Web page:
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What to Look For in Dairy SubstitutesWhat to Look For in Dairy Substitutes


What to Look For in Dairy Substitutes

Milk allergies, lactose intolerance, and animal welfare concerns prevent many people from consuming dairy products. While you can meet your nutritional needs without dairy, it's important to pay attention to the nutrients you may lose when cutting dairy from your diet. Identify alternative dairy products that supply these nutrients without adding unwanted ingredients.

Low in added sugars

Dairy contains the natural sugar lactose, but unless it’s flavored, it does not have added sugars (sugar added during processing). Alternative milks such as almond, soy, rice, and coconut milks are popular substitutes for cow’s milk. It’s important to check food labels closely to ensure that these milks aren’t loaded with sugar. Flavored milks can indicate added sugar, but some varieties such as unsweetened vanilla are available.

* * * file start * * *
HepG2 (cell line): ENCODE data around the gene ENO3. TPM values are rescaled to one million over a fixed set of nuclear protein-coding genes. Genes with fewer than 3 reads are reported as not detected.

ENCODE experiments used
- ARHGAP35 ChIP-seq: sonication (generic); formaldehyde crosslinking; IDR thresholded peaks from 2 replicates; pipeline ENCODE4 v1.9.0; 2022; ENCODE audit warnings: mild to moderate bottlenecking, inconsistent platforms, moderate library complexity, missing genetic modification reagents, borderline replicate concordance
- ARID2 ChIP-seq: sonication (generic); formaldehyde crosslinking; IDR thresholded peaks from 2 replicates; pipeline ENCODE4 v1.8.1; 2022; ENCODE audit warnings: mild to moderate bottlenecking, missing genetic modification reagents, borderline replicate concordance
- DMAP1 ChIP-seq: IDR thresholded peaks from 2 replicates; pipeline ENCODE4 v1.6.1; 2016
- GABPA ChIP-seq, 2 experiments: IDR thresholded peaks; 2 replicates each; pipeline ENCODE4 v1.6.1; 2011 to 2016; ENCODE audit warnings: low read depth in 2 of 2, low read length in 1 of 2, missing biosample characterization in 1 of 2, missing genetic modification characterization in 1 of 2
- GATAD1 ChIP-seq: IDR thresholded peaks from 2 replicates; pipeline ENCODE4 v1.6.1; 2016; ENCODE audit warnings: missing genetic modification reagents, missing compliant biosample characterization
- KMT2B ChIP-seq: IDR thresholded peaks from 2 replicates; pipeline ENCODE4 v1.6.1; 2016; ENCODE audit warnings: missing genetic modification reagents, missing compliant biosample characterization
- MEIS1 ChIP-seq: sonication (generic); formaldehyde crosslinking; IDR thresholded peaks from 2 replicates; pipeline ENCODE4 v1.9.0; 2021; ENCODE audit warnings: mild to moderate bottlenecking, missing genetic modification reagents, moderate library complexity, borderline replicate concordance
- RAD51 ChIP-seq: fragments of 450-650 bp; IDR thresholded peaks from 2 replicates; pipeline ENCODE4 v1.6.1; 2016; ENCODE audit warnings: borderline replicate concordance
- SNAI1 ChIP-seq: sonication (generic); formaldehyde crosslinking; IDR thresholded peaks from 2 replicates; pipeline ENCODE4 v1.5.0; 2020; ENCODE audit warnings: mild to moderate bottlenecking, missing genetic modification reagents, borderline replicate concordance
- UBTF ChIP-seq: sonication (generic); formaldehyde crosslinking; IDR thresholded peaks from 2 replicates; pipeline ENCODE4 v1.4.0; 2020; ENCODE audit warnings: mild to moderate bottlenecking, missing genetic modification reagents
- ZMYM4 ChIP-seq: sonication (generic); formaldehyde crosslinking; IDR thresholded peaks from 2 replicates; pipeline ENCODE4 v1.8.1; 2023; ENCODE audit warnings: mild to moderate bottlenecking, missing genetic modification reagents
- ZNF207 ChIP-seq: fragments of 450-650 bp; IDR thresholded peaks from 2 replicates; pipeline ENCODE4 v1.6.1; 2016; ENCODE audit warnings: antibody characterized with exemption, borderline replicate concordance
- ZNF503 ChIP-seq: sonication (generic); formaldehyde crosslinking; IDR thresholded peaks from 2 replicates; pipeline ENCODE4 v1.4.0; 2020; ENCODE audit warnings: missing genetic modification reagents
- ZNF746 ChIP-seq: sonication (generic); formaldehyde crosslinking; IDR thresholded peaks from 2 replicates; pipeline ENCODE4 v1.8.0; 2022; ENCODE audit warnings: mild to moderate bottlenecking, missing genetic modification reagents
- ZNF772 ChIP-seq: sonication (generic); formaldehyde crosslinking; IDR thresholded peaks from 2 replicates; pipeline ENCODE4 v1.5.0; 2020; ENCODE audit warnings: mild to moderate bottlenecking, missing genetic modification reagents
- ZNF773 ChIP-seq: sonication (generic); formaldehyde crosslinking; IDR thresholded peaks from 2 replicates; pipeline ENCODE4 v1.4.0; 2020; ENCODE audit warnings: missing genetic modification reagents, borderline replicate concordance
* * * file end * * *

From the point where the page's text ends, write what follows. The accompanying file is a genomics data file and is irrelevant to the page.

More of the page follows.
One cup of skim milk contains 8 grams of protein. While soy milk has nearly as much with 6 grams of protein per cup, a cup of almond milk has much less with only 1 gram of protein. If you relied on dairy for protein, it may be important to increase your protein intake from other sources. Nuts, seeds, beans and poultry all serve as sources for lean protein.

Contains calcium

Dairy has long been associated with supplying valuable calcium, but there are other foods that also supply this mineral. Aim to add more foods to your eating plan that are natural sources of calcium. A cup of cow’s milk provides about 300 milligrams and one cup of yogurt contains about 400 milligrams. Alternatively, one cup of cooked collard greens contains about 266 milligrams and a half cup of almonds contains about 122 milligrams.

Promotes digestive health

Most yogurts are known for containing live and active cultures that are used during fermentation. These cultures are associated with gut health and improved digestion. Fortunately, this health benefit is not limited to dairy yogurts. Soy yogurts and other lactose-free yogurts can also contain live and active cultures. The food label should indicate whether or not these cultures are present.

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